The AFM requires minor adjustments during operation; therefore, radio-controlled servos will be used to adjust certain controls remotely. This will allow for the device to be adjusted without any direct contact from the operations team, eliminating outside vibration. When reduced gravity is achieved, the operations team will attempt to image samples at the micrometer range (1 micron gold grating and 0.10 micron polystyrene calibration spheres on mica) and at the atomic scale (a 24nm corrugation Highly Oriented Pyrolytic Graphite (HOPG) sample and a 2nm corrugation mica sample). The force curves corresponding to the images will be recorded along with the accelerations. The force curves and images will be acquired according to preset configurations as described in the Test Procedures section. These microgravity data will then be compared to the results of similar experiments performed on the surface of the Earth.
Before an SPM can be implemented for the ISS, it must be known how such an
instrument will operate in the microgravity environment. The two main requirements for this project include:
1) A long duration microgravity environment or a repeatable short duration microgravity environment.
2) A recoverable platform that also allows for direct user operation.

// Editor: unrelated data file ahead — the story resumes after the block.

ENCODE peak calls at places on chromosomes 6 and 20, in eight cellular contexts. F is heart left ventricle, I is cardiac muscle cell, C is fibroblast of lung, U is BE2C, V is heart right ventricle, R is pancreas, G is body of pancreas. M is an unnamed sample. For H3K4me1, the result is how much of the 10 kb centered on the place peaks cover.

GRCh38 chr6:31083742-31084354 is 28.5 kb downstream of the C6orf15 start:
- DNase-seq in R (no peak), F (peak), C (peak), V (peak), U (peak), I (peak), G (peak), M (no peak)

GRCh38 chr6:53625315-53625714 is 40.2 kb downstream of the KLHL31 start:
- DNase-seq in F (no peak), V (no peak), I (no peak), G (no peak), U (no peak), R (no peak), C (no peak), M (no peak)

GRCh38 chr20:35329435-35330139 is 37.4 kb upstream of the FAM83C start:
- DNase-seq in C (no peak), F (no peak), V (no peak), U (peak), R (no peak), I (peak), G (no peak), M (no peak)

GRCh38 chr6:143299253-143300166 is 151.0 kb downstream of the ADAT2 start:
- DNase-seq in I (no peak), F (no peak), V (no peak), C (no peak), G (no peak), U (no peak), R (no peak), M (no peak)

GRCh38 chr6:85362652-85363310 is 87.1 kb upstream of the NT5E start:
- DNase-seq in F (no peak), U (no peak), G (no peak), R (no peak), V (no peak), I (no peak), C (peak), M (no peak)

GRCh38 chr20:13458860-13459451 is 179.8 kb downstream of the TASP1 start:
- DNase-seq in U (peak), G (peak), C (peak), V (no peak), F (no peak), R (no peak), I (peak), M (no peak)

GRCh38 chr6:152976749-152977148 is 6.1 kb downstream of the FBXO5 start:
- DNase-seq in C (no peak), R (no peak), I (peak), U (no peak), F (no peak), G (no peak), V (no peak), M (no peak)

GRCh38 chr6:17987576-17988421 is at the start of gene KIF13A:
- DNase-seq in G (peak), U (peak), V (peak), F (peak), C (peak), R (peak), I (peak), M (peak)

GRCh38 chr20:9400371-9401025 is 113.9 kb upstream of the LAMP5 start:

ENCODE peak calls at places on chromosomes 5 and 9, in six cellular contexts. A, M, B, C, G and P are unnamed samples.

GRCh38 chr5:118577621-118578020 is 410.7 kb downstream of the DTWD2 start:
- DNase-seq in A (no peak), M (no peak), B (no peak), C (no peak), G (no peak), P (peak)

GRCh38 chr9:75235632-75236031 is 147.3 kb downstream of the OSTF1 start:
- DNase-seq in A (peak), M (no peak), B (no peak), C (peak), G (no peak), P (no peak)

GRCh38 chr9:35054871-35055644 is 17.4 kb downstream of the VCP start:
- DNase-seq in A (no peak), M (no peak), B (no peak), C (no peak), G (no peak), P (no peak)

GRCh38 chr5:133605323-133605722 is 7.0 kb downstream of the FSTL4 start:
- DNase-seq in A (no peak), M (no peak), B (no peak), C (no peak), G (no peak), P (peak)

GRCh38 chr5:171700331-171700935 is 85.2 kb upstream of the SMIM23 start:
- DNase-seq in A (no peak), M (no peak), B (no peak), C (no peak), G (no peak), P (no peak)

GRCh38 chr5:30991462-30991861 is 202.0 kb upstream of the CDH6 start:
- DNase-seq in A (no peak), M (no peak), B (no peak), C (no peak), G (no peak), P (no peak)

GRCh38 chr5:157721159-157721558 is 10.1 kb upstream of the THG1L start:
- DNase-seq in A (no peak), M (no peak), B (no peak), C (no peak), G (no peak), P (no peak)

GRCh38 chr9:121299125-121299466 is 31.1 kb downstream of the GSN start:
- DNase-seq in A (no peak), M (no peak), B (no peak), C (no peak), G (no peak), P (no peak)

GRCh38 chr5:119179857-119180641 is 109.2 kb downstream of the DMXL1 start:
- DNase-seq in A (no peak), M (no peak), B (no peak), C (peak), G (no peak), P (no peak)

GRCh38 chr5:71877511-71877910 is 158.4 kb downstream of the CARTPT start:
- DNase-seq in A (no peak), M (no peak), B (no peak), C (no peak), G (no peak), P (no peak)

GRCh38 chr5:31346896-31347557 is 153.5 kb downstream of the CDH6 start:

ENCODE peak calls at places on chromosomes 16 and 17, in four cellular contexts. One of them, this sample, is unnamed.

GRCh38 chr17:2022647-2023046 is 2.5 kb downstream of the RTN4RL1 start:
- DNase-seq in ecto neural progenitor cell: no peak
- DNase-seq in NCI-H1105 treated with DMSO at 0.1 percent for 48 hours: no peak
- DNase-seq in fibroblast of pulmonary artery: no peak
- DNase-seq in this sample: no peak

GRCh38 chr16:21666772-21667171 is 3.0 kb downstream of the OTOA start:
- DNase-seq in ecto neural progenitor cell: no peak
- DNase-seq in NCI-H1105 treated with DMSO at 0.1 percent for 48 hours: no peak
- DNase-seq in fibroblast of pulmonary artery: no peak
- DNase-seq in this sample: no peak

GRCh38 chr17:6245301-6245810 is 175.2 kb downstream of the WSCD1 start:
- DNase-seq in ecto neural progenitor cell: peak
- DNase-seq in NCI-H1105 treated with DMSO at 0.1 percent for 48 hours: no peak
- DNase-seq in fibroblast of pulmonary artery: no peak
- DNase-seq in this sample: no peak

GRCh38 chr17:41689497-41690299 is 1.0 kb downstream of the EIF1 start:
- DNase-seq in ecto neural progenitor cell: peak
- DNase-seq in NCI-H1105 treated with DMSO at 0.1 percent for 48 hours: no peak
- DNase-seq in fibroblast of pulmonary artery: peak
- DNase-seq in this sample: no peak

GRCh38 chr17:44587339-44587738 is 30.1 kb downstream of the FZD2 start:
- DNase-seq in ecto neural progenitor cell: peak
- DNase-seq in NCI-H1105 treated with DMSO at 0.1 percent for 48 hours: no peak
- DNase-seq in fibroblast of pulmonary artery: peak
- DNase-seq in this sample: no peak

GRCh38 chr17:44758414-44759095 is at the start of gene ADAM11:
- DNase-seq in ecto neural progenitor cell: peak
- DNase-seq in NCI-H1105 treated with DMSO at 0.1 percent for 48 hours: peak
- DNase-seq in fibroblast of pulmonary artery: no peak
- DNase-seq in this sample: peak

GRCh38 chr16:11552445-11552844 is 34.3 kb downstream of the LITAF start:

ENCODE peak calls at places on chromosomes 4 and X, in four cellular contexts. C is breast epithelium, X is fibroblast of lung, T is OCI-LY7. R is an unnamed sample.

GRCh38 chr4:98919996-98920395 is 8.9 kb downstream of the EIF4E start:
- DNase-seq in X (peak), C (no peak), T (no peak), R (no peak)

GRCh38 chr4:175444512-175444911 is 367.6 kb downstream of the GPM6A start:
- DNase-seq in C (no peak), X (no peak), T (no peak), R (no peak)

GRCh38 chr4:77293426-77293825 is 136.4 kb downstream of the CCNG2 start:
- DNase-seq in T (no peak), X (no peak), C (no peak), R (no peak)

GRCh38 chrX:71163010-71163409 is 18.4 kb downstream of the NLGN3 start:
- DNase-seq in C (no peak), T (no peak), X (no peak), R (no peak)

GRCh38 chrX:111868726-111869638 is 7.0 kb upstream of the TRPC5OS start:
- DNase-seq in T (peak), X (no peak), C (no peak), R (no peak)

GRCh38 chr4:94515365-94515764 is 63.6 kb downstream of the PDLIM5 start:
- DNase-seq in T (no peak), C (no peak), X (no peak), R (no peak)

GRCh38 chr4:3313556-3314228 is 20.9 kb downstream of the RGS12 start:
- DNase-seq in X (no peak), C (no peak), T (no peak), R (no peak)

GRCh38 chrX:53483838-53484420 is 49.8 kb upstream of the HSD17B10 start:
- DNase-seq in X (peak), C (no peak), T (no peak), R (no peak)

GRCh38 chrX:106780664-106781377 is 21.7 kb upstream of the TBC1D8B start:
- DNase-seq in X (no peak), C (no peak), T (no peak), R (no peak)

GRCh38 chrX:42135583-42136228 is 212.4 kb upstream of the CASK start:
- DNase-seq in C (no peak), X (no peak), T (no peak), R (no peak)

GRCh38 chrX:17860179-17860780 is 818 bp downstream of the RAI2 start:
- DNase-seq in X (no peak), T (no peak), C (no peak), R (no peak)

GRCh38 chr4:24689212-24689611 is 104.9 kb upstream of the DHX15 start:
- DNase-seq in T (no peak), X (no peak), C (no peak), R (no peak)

NASA has developed many possible microgravity platforms.  A review of these platforms shows that only one is feasible for this project.
1) Drop Facilities – Drop towers and drop tubes can offer from 2.2 seconds to 5.2 seconds of microgravity (free fall).  For our purposes, this platform offers too short a duration of microgravity and poses a definite hazard to the instrument. The Drop facilities are therefore not a suitable platform for this project.
2) Sounding Rockets – These platforms can offer up to 6 minutes of microgravity, but are unable to allow direct user operation and present a definite hazard to the instrument. In addition, the payload in this case is usually not easily recoverable.  The Sounding Rockets are therefore not a suitable platform either.
3) Orbiting Spacecraft – The Space Shuttle can offer up to 17 days of microgravity and the International Space Station will be able to carry experiments for months or years.  Although these would be ideal platforms,
they are cost prohibitive, and the ISS is not yet available.
4) Parabolic Aircraft – NASA’s KC-135 can fly parabolic paths giving 15-25 seconds of microgravity, which is then repeated over 40-60 parabolas.  In this case, the apparatus can be secured to the aircraft and the experimenters can fly with their experiment. This facility offers repeatable short duration microgravity, allows for direct user interaction with the experiment, and can be considered as an acceptable risk to the instrument. The KC-135 will also serve as a good test environment for vibrational considerations.
From the above potential microgravity platform analysis, it can be seen that the KC-135 is the most feasible platform for this experiment when all options are considered.